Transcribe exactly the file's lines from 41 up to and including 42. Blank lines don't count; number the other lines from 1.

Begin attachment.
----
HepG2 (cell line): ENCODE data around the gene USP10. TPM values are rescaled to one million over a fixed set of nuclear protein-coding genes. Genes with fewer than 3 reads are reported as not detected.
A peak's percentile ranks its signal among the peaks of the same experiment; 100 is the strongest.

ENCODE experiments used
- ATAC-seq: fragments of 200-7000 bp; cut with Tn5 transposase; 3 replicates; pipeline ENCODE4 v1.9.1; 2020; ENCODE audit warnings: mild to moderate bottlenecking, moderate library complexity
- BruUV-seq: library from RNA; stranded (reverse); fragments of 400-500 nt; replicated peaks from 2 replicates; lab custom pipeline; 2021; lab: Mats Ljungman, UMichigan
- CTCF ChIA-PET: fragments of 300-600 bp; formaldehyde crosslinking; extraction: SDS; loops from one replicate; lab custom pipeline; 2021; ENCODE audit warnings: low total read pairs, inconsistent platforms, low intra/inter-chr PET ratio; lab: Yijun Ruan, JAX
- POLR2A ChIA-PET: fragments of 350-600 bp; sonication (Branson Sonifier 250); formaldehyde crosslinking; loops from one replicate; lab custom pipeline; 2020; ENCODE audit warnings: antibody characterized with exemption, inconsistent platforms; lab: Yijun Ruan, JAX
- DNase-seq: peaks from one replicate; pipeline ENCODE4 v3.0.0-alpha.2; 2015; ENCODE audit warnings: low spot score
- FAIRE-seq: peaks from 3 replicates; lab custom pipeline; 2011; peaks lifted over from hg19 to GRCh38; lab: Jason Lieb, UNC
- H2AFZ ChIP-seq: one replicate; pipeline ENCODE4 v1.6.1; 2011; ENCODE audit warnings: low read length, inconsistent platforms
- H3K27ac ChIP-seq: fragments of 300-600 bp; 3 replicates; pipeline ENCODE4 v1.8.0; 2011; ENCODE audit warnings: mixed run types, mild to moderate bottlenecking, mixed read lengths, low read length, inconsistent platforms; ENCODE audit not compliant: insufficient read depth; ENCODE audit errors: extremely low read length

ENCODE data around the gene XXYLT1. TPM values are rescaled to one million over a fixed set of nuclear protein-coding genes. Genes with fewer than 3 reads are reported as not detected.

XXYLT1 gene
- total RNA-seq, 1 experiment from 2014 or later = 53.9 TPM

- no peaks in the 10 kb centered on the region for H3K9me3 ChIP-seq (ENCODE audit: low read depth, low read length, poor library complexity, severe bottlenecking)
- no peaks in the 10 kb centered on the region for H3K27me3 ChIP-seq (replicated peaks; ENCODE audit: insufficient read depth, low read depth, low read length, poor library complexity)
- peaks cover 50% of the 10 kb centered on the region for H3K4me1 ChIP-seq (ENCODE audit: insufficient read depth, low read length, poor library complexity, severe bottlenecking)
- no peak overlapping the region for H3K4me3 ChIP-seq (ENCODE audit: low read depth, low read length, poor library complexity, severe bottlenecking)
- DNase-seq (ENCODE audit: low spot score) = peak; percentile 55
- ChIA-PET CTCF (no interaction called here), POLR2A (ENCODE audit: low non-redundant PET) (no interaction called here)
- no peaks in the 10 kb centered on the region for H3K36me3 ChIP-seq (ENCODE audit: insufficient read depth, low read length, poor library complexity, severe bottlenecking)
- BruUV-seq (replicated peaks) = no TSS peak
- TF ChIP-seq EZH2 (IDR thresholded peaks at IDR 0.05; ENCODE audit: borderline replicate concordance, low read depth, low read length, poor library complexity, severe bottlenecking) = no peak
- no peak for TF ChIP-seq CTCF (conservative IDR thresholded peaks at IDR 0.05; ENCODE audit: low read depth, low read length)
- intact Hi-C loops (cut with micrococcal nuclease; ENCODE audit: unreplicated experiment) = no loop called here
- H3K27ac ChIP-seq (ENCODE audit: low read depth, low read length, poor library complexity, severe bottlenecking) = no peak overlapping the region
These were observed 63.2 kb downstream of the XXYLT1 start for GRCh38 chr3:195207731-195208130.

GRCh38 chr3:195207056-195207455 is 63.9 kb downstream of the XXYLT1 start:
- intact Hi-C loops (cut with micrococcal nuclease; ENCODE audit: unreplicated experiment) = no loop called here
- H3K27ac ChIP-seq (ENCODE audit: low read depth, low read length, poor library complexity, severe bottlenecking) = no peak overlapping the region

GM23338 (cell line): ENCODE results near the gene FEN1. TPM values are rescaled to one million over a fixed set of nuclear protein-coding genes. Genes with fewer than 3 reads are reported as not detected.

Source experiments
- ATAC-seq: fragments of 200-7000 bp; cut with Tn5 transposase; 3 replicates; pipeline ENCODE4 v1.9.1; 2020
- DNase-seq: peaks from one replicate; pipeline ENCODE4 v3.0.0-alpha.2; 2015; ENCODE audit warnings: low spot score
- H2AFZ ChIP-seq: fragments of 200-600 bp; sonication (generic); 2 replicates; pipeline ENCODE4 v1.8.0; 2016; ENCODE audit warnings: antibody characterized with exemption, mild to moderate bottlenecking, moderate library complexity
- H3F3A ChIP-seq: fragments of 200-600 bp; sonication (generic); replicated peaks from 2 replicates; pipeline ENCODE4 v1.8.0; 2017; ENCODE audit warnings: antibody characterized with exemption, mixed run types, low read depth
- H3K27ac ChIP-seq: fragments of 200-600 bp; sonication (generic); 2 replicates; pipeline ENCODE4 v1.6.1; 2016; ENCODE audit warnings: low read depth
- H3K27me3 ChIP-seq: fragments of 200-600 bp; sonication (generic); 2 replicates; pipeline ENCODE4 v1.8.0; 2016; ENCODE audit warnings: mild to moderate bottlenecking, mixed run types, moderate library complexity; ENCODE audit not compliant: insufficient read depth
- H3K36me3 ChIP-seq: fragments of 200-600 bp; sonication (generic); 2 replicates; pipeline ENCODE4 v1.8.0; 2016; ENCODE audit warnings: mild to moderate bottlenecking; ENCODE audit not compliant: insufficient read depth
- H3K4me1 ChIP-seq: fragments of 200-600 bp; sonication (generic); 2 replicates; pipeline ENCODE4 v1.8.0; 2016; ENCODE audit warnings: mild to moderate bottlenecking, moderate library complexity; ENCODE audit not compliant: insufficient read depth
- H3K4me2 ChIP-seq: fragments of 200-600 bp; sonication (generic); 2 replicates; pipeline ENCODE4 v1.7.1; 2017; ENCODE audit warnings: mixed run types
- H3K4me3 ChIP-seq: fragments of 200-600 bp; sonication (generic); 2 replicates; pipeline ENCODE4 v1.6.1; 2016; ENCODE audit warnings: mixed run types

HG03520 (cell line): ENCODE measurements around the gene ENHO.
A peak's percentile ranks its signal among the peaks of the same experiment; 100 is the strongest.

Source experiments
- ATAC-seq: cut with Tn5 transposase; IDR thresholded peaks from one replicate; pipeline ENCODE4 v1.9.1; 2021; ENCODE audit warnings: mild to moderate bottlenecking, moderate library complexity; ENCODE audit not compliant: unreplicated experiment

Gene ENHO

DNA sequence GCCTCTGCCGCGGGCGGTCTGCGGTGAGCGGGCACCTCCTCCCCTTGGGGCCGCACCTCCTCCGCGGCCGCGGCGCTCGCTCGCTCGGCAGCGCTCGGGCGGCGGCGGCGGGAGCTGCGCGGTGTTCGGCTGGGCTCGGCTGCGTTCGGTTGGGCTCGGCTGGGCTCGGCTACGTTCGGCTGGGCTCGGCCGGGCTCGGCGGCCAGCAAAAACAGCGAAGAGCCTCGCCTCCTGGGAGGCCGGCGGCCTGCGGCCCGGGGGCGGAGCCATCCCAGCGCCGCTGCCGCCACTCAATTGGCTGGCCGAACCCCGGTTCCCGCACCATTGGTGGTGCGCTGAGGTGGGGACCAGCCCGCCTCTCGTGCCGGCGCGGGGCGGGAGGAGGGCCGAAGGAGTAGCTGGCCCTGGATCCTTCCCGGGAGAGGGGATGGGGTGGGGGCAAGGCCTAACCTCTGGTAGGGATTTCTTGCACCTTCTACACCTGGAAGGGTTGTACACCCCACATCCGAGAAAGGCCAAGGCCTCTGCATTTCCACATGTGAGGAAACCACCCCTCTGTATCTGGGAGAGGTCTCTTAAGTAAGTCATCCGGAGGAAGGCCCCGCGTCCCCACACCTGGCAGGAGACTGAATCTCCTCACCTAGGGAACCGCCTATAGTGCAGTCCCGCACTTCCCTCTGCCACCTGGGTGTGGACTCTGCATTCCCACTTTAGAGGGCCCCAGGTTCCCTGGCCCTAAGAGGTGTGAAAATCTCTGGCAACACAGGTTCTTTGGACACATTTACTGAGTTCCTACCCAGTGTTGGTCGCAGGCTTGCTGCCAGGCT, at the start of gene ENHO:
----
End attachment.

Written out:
- H3K4me2 ChIP-seq: fragments of 200-600 bp; sonication (generic); 2 replicates; pipeline ENCODE4 v1.7.1; 2017; ENCODE audit warnings: mixed run types
- H3K4me3 ChIP-seq: fragments of 200-600 bp; sonication (generic); 2 replicates; pipeline ENCODE4 v1.6.1; 2016; ENCODE audit warnings: mixed run types